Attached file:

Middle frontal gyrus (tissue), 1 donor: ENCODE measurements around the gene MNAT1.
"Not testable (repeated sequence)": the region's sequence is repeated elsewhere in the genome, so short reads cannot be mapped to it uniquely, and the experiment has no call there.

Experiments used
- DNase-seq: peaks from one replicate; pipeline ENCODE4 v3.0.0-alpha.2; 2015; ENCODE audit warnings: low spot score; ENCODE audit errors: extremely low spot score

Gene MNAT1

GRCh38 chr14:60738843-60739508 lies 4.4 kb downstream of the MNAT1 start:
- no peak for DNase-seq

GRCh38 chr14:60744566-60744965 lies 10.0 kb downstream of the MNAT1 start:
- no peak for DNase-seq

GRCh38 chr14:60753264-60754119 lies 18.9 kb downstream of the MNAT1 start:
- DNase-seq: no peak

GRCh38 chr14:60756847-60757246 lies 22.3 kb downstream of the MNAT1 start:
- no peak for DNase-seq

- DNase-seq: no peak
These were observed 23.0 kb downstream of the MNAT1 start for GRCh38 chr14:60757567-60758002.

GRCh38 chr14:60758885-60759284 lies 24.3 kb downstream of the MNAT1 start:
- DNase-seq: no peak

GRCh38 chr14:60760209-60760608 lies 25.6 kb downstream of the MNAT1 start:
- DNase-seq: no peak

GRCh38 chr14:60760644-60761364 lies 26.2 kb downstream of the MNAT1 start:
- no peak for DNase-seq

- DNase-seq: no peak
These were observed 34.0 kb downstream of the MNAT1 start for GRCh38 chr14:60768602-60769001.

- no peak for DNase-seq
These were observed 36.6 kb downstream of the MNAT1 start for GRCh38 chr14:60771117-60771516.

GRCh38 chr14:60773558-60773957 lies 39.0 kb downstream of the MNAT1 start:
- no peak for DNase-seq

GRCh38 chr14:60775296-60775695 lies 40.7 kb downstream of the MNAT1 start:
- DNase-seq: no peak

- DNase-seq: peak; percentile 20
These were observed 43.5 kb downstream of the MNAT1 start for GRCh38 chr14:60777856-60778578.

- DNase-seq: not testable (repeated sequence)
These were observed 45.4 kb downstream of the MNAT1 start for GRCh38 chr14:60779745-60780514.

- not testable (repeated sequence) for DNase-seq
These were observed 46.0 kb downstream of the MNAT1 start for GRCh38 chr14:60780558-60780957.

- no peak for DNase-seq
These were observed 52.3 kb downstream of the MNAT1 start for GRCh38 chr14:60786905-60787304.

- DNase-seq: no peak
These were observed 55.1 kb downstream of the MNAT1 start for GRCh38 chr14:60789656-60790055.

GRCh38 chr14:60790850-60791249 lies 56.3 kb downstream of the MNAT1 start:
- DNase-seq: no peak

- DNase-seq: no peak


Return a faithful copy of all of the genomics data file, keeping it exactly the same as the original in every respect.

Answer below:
Middle frontal gyrus (tissue), 1 donor: ENCODE measurements around the gene MNAT1.
"Not testable (repeated sequence)": the region's sequence is repeated elsewhere in the genome, so short reads cannot be mapped to it uniquely, and the experiment has no call there.

Experiments used
- DNase-seq: peaks from one replicate; pipeline ENCODE4 v3.0.0-alpha.2; 2015; ENCODE audit warnings: low spot score; ENCODE audit errors: extremely low spot score

Gene MNAT1

GRCh38 chr14:60738843-60739508 lies 4.4 kb downstream of the MNAT1 start:
- no peak for DNase-seq

GRCh38 chr14:60744566-60744965 lies 10.0 kb downstream of the MNAT1 start:
- no peak for DNase-seq

GRCh38 chr14:60753264-60754119 lies 18.9 kb downstream of the MNAT1 start:
- DNase-seq: no peak

GRCh38 chr14:60756847-60757246 lies 22.3 kb downstream of the MNAT1 start:
- no peak for DNase-seq

- DNase-seq: no peak
These were observed 23.0 kb downstream of the MNAT1 start for GRCh38 chr14:60757567-60758002.

GRCh38 chr14:60758885-60759284 lies 24.3 kb downstream of the MNAT1 start:
- DNase-seq: no peak

GRCh38 chr14:60760209-60760608 lies 25.6 kb downstream of the MNAT1 start:
- DNase-seq: no peak

GRCh38 chr14:60760644-60761364 lies 26.2 kb downstream of the MNAT1 start:
- no peak for DNase-seq

- DNase-seq: no peak
These were observed 34.0 kb downstream of the MNAT1 start for GRCh38 chr14:60768602-60769001.

- no peak for DNase-seq
These were observed 36.6 kb downstream of the MNAT1 start for GRCh38 chr14:60771117-60771516.

GRCh38 chr14:60773558-60773957 lies 39.0 kb downstream of the MNAT1 start:
- no peak for DNase-seq

GRCh38 chr14:60775296-60775695 lies 40.7 kb downstream of the MNAT1 start:
- DNase-seq: no peak

- DNase-seq: peak; percentile 20
These were observed 43.5 kb downstream of the MNAT1 start for GRCh38 chr14:60777856-60778578.

- DNase-seq: not testable (repeated sequence)
These were observed 45.4 kb downstream of the MNAT1 start for GRCh38 chr14:60779745-60780514.

- not testable (repeated sequence) for DNase-seq
These were observed 46.0 kb downstream of the MNAT1 start for GRCh38 chr14:60780558-60780957.

- no peak for DNase-seq
These were observed 52.3 kb downstream of the MNAT1 start for GRCh38 chr14:60786905-60787304.

- DNase-seq: no peak
These were observed 55.1 kb downstream of the MNAT1 start for GRCh38 chr14:60789656-60790055.

GRCh38 chr14:60790850-60791249 lies 56.3 kb downstream of the MNAT1 start:
- DNase-seq: no peak

- DNase-seq: no peak